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Don't look now, but the US-Russia relationship is getting very bad

Trump wanted better ties with Russia. He isn’t getting it.

President Trump Meets With President Petro Poroshenko of Ukraine
U.S President Donald Trump shakes hands with President Petro Poroshenko of Ukraine in the Oval Office of the White House on June 20, 2017 in Washington, DC.
Photo by Olivier Douliery-Pool/Getty Images

The Trump administration wants a better relationship with Russia. The problem is that Russia increasingly looks like it doesn’t want one — and is actively taking steps that are pushing that relationship to a new low.

After the White House issued a statement Monday saying it would attack the Syrian regime if it launched another chemical attack on its citizens, a senior Russian lawmaker said the statement was just an excuse to attack Syria again.

Last week, the Russian Foreign Ministry canceled a long-planned meeting between senior US and Russian diplomatic officials. The Kremlin said it was retaliating because the US had just announced increased sanctions on individuals and organizations that helped with Moscow’s 2014 invasion of Ukraine.

"After yesterday's decision on sanctions, the situation does not allow for a round of such a dialogue," the ministry said in a statement.

The State Department countered that message with a surprisingly undiplomatic shot of its own. “Let’s remember that these sanctions didn’t just come out of nowhere. Our targeted sanctions were imposed in response to Russia’s ongoing violation of the sovereignty and territorial integrity of its neighbor, Ukraine,” said State’s spokesperson Heather Nauert in a statement.

By itself, this war of words would already be a big deal. But it’s not the only sign of deteriorating ties between Washington and Moscow.

This past Sunday, the US shot down a Syrian warplane, the first time America had done that during Syria’s civil war. That angered the Russians — allies of the Syrian government — to the point that its Ministry of Defense threatened to target US or allied aircraft flying over Syria west of the Euphrates River. The US ignored Moscow’s harsh words and shot down a Syrian drone Tuesday, something certain not to go unnoticed in the Kremlin.

Earlier Wednesday, meanwhile, a senior FBI official reiterated that Russia had actively tried to help Trump win the election, a fact the president denies.

Jim Townsend, a former top Obama defense official working on Russia, worries that this is the beginning of a dangerous new phase in US-Russian relations, and that there are no cooler voices trying to calm things down.

“It’s “a ‘F*** you! No, f*** you!’ beginning of a playground fight,” he said in an interview. “Where are the adults?”

So instead of trying to holding hands, it looks like both countries are aiming to get their fingers around each other’s necks. And it doesn’t look like the situation will improve.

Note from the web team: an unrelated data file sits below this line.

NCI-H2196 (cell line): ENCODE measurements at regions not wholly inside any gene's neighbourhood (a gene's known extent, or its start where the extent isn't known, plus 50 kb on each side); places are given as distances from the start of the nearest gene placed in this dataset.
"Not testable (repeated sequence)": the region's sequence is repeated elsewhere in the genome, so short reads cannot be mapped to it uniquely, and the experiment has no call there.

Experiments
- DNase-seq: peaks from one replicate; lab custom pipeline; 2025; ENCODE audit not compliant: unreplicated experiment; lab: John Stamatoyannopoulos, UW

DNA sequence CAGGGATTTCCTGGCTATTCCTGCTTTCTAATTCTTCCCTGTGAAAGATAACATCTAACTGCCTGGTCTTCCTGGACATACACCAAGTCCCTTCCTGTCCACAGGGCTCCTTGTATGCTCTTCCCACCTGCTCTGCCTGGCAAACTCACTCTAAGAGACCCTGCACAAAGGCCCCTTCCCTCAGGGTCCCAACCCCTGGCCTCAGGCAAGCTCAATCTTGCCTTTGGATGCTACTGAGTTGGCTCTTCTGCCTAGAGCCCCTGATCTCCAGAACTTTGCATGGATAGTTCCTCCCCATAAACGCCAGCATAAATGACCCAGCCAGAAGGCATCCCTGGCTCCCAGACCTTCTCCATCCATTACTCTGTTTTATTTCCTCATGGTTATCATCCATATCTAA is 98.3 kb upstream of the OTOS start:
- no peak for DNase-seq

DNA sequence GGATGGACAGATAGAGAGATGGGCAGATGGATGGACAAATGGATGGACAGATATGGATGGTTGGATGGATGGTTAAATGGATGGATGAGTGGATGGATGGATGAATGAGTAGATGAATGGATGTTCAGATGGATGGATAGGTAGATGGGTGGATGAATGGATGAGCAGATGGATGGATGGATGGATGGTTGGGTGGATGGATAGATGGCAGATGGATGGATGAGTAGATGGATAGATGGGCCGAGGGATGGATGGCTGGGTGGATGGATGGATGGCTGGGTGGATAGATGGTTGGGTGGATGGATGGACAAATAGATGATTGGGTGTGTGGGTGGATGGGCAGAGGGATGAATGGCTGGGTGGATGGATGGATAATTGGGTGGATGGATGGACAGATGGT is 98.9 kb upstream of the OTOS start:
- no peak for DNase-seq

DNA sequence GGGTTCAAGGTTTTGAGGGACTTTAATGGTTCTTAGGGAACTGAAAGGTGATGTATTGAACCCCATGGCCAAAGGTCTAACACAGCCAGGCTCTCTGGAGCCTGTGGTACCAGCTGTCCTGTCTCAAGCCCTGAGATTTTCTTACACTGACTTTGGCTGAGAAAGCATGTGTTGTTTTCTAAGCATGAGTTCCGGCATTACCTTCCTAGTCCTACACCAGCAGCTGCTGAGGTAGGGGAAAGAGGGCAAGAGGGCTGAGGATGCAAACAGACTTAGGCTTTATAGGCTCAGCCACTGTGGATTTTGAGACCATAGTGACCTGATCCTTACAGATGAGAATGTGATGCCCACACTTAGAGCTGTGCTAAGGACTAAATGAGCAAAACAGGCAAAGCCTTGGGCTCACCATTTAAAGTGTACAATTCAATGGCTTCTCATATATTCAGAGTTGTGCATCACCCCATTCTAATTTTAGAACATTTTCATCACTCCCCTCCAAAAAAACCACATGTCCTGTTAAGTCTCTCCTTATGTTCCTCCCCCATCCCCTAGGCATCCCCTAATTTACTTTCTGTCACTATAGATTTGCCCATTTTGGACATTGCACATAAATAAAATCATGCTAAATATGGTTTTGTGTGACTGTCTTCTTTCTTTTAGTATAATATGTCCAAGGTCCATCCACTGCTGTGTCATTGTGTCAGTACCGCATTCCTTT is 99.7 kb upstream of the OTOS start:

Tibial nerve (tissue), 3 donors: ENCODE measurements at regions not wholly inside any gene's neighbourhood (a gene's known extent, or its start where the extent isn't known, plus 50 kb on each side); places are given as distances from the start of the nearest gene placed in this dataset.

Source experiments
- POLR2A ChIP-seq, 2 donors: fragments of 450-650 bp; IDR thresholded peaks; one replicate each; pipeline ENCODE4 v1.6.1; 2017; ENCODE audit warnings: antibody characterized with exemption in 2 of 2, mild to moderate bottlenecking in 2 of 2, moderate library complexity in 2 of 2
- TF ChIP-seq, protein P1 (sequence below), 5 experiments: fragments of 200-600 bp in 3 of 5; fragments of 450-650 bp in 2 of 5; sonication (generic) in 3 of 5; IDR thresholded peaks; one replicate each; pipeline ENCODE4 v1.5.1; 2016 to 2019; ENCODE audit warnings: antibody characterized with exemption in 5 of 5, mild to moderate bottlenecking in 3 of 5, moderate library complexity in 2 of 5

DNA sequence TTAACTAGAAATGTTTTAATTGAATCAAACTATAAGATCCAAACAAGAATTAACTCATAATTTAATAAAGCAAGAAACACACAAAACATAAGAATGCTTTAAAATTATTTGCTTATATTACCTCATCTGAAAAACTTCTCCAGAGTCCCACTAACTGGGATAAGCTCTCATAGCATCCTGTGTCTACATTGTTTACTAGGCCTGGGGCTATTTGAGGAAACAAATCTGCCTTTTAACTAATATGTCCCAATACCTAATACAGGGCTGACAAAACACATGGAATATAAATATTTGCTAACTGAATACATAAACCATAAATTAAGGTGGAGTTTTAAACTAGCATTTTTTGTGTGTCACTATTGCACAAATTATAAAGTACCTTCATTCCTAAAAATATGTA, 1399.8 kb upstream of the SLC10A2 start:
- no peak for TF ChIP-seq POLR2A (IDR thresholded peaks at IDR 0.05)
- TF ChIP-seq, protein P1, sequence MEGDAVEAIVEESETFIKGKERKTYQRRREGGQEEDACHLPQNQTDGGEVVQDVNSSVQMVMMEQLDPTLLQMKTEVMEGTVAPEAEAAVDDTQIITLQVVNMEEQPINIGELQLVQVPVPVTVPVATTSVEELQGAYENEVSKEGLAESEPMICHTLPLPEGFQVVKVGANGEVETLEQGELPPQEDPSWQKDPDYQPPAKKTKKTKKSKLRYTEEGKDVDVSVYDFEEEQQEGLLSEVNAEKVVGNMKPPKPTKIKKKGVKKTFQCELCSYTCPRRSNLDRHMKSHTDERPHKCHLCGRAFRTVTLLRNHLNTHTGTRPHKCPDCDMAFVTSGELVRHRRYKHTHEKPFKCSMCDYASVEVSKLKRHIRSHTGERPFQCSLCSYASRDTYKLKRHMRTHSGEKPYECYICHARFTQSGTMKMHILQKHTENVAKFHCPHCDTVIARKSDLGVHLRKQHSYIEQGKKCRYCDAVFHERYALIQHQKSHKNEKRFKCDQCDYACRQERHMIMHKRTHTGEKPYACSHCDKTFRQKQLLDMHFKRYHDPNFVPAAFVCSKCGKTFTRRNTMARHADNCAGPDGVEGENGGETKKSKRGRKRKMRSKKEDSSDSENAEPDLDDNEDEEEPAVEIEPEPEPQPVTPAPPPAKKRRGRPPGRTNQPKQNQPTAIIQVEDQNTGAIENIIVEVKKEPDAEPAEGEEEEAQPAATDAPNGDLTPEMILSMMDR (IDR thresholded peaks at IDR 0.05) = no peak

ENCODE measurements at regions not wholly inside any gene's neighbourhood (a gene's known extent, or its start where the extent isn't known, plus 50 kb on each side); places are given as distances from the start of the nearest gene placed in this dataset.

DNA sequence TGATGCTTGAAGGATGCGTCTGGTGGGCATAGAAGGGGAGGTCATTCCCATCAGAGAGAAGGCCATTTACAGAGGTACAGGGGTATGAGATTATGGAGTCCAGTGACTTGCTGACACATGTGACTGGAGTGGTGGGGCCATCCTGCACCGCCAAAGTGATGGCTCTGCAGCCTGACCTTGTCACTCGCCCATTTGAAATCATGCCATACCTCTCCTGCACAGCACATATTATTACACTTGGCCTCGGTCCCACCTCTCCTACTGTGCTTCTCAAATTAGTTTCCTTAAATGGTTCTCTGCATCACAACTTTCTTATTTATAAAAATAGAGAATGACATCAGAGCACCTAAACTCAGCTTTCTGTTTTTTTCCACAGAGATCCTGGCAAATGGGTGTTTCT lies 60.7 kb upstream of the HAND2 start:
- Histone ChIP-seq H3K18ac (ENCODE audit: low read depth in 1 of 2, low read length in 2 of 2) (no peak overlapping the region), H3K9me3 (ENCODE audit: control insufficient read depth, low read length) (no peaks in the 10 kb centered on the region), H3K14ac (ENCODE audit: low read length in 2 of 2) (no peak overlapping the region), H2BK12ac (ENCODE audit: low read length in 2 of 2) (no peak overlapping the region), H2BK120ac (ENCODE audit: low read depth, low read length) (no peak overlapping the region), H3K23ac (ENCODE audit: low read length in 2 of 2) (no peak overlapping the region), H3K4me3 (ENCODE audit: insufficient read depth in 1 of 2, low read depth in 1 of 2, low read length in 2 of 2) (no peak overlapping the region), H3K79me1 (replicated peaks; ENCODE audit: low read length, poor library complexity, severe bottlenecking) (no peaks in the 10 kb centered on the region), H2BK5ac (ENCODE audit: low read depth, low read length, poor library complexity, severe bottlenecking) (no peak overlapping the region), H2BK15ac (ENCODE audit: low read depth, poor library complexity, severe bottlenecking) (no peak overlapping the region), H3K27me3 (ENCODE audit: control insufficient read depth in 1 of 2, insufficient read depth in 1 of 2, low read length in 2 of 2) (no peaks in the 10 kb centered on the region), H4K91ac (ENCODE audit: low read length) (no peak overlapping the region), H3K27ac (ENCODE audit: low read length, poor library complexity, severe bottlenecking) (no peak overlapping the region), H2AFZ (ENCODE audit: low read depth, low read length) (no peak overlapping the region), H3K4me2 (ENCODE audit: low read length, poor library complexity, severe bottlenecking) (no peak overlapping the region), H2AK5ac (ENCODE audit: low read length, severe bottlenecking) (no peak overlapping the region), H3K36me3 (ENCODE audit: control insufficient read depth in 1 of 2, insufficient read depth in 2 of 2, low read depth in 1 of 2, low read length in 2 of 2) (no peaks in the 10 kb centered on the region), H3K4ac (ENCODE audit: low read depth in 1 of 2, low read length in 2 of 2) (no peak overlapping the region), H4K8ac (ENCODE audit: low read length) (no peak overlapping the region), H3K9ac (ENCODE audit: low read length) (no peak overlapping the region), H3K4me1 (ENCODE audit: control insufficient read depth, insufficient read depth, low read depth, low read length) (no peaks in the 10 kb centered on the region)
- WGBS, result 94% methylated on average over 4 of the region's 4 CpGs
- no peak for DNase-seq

The US continues to anger Russia

During the election, it was clear the Trump campaign wanted better ties to Russia. Not only did Trump praise Putin, but against the advice of most GOP foreign policy leaders, the campaign removed a provision calling for the US to send arms to Ukraine from the GOP platform. And once he got in office, Trump even looked into lifting sanctions on Russia.

But things have changed dramatically. Just yesterday, Ukrainian President Petro Poroshenko met Trump, Vice President Mike Pence, and Secretary of Defense James Mattis. The goal from America’s side was to show the US still stood by its allies in Kiev.

Mattis, discussing the US-Ukrainian relationship, reiterated what he described as Washington’s commitment to the nation’s defense. “The United States stands with you,” Mattis said after the meeting. “We support you in the face of the threats to sovereignty, to international law, or to the international order,” he added in a clear allusion to Russia.

Mattis’s words are backed up by his actions. He’s helped initiate Operation Atlantic Resolve, which is the largest US military buildup in Europe since the end of the Cold War. There are now around 6,500 US troops in the region.

And on June 1, the Pentagon even requested more money next fiscal year for the European Reassurance Initiative, a program where the US helps its allies in Europe defend against threats — mainly Moscow.

Standing by Ukraine and other European allies, while sanctioning Russian people and organizations, is not the way to put Washington back in Moscow’s good graces. It’s the opposite, and only goes to show how much this administration is changing its tune on Russia.

Townsend says the tensions between the two countries raise the possibility of a dangerous miscalculation, particularly in Syria, where both countries have warplanes flying through similar parts of the country on bombing runs.

“I would say they got very complicated, which means it is easier to make the wrong move that can result in a catastrophic incident like an accident that causes casualties,” he said.

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